Up close: Frederique Constant’s porcelain classic

An unexpected factory visit led to an interesting limited edition for Frederique Constant

Up close: Frederique Constant’s porcelain classic
ATELIER DEMOULIN

Limited editions tend to be showy, expensive affairs when it comes to watches, and why not? It’s usually a chance for the watchmakers to go a little crazy, stretch their horological legs and show the buying public what they can really do without such petty constraints as affordability.

So what do you do if you want to create a numbered exclusive but you’re Frédérique Constant – a brand known for its classic designs and unthreatening price tag? You go to a porcelain factory, of course.

The Frédérique Constant Classics Art of Porcelain
Courtesy

The Frédérique Constant Classics Art of Porcelain was actually the result of a trip organised by the brand’s distributor in Hungary. Peter Stas, the brand’s CEO, was out in Hungary, where the distributor insisted he take a tour around the Zsolnay Porcelain factory, which was established in 1853 and a bit of a legendary institution in Hungary.

Stas was so taken with what he saw at the factory that he commissioned Zsolnay to handmake porcelain dials for 188 watches. Although the appearance is akin to enamel - and it does say "porcelain enamel" on the dial - this really is such stuff as tea cups are made of.

The components are heated in a kiln to temperatures between 1,200 and 1,400 °C (2,200 and 2,600 °F). These temperatures cause vitrification and the formation of the mineral mullite, which gives porcelain its toughness, strength and translucence. The disc is then sanded by hand and the numerals hand-stamped onto the discs, as the words “fait main” on the dial indicate.

The Frédérique Constant Classics Art of Porcelain
Domjan Endre

It is the essence of restrained design – there isn’t even a sweep second hand to show that you’re wearing an automatic, though the sapphire case back would reveal it to be the FC-302, which isn't in-house; something that contributes enormously to the sub-£2,000 price tag (the watch comes in at £1,840).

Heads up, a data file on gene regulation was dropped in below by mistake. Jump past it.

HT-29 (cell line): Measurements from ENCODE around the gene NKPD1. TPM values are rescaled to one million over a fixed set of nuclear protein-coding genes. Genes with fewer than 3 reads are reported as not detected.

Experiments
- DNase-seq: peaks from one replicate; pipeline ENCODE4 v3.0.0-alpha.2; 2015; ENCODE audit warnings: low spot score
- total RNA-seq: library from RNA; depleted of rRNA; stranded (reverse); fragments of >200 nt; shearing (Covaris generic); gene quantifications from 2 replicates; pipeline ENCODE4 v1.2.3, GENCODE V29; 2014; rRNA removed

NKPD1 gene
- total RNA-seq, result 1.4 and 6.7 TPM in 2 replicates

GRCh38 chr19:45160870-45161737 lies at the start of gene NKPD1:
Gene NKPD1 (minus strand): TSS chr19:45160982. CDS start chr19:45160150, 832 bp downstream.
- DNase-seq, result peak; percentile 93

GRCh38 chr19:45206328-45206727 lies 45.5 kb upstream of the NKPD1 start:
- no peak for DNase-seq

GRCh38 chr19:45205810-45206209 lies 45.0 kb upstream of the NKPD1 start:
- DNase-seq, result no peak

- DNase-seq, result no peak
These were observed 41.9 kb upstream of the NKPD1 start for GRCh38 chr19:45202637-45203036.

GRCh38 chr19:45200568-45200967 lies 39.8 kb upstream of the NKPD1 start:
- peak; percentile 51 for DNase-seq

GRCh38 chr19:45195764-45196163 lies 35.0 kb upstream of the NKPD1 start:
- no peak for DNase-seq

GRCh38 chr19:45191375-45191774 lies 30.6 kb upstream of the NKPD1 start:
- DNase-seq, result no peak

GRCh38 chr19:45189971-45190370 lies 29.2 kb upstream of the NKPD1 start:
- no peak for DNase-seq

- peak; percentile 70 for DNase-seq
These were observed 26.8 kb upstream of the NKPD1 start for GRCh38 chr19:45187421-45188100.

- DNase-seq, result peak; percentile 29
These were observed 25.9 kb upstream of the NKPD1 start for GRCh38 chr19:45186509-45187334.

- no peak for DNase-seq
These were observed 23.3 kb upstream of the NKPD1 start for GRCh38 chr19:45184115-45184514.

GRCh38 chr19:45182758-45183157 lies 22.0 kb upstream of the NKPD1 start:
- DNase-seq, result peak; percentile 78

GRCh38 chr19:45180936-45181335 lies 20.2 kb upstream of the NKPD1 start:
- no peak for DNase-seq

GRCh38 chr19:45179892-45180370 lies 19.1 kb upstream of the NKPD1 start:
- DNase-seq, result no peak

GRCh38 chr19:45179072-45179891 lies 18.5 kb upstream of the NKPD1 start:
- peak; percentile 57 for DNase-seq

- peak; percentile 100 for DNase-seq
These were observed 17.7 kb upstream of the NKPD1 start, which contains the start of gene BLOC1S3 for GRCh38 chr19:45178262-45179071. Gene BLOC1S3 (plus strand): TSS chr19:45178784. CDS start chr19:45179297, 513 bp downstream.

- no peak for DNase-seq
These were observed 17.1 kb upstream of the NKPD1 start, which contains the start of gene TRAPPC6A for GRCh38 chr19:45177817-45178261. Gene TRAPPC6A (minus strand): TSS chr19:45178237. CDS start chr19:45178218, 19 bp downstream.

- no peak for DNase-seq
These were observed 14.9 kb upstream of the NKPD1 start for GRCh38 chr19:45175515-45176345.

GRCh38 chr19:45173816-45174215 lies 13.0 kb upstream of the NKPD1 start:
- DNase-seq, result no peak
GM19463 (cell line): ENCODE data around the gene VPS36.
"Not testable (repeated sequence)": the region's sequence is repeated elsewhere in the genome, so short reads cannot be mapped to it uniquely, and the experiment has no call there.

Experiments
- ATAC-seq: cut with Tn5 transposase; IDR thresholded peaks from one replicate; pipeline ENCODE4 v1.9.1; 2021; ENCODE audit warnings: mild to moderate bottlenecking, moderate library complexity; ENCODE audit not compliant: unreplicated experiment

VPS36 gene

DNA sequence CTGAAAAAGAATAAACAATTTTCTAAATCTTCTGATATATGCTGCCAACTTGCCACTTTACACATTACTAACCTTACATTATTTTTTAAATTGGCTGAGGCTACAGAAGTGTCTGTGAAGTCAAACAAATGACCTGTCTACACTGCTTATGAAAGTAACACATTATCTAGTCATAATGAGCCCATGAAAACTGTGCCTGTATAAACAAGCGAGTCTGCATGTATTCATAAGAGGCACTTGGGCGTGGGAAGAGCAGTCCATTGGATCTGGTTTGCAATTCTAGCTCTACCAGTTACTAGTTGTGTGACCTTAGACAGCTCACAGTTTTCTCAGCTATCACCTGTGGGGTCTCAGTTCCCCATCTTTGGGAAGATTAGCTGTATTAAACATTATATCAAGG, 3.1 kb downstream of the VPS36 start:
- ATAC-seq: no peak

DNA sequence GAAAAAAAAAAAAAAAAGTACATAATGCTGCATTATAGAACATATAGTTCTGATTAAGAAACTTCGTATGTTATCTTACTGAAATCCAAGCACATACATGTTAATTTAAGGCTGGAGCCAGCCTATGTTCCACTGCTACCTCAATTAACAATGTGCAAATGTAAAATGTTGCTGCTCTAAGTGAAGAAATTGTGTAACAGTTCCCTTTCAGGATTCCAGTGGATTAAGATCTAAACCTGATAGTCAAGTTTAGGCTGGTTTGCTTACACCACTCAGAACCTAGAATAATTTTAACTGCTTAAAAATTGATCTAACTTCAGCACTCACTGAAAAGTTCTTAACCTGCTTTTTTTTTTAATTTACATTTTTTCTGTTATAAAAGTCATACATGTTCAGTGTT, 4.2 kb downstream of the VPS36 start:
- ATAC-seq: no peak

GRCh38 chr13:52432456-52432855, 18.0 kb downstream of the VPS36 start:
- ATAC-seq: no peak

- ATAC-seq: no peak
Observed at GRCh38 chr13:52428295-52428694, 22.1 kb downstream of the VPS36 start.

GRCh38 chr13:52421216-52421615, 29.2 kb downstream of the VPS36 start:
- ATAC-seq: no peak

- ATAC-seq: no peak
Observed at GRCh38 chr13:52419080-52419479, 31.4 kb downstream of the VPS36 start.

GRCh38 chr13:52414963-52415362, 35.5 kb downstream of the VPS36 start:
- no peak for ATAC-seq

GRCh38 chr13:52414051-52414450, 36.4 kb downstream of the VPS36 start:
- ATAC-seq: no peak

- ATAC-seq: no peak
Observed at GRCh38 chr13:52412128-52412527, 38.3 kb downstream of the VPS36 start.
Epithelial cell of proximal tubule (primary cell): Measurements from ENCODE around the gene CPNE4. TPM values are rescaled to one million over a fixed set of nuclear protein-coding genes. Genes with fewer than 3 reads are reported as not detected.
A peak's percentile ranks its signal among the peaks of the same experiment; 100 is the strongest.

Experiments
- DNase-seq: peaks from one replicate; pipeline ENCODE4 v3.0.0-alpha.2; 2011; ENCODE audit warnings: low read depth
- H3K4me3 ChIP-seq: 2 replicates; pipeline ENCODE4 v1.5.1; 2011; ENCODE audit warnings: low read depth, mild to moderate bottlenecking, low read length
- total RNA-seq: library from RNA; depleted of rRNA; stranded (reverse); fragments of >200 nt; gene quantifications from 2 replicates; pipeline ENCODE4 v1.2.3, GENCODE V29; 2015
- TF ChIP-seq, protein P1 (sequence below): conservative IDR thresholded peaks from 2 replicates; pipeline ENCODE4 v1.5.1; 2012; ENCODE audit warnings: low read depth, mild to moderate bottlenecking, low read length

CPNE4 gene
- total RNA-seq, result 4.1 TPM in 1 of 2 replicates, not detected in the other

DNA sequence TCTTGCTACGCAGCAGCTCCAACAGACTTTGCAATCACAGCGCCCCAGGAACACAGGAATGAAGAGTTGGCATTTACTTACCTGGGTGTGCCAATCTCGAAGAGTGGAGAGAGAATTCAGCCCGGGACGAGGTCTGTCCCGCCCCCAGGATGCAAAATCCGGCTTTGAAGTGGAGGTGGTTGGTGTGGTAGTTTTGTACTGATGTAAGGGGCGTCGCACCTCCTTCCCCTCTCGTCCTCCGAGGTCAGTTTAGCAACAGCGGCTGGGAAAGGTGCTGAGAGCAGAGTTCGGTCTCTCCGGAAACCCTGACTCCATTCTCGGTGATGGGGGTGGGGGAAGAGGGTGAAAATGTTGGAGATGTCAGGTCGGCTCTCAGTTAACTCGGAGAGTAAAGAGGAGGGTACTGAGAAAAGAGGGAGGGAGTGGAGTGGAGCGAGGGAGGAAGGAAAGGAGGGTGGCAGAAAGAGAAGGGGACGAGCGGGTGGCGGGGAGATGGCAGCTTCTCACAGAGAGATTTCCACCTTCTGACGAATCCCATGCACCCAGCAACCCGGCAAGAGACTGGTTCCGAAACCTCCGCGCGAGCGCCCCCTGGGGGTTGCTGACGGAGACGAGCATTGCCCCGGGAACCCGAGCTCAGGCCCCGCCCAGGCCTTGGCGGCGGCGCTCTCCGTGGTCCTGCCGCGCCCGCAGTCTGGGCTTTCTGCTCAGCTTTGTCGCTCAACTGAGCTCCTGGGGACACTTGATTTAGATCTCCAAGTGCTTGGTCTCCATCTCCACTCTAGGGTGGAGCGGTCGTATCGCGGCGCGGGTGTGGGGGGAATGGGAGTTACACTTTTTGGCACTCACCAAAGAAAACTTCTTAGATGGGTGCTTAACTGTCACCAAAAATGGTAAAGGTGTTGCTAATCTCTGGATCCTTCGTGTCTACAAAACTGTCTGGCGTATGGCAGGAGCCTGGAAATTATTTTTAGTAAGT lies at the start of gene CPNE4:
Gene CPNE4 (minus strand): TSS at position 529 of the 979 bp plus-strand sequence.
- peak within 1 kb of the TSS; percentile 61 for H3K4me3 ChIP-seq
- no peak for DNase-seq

The porcelain dial has a subtle luminescence, much less so than enamel, while the slightly raised numerals look as though they’ve been hand-painted on, making it all feel like a throwback to the chronometers of the 18th century. However, with its onion crown, slim, steel case and black alligator strap, this is undoubtedly a dress watch. Some purists would no doubt argue that, at 40mm, it is on the large side for a dress watch but long gone are the days when, for men, “dress” meant sub-38mm and it certainly sits very elegantly under a shirt cuff.

The Frédérique Constant Classics Art of Porcelain
Domjan Endre

Despite being an incredibly simple watch, it has its fans. It was snapped up by Harrods when its watch buying team saw it at this year’s Baselworld and is on sale there exclusively to coincide with the Made with Love and Precision watch exhibition, which runs until the end of August.

This Classics Art of Porcelain may not be a watch that clamours for your attention, but, like many of Frederique Constant’s watches, it subtly whispers in your ear until you cannot help but be seduced.

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